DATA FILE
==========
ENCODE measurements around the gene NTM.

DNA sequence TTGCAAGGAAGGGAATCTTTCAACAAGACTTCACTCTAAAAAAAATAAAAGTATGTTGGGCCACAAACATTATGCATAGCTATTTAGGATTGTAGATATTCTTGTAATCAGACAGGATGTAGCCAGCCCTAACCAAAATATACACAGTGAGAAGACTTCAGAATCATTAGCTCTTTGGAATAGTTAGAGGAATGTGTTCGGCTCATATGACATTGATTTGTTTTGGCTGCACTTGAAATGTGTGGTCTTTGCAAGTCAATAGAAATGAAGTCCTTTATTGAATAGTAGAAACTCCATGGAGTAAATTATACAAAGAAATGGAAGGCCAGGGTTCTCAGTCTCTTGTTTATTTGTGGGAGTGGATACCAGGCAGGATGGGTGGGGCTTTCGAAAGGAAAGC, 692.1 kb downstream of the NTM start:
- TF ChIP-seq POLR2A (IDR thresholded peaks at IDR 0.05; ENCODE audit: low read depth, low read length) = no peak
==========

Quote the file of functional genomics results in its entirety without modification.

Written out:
ENCODE measurements around the gene NTM.

DNA sequence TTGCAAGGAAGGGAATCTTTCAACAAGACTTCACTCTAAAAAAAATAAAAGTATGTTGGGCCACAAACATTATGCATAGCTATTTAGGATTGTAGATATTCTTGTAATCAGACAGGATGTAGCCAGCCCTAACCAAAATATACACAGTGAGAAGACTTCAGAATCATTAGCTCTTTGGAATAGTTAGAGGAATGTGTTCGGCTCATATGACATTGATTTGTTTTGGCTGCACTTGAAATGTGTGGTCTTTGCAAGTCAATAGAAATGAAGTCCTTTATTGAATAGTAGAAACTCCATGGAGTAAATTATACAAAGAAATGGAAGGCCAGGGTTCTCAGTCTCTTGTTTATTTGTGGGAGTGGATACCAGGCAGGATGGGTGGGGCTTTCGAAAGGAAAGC, 692.1 kb downstream of the NTM start:
- TF ChIP-seq POLR2A (IDR thresholded peaks at IDR 0.05; ENCODE audit: low read depth, low read length) = no peak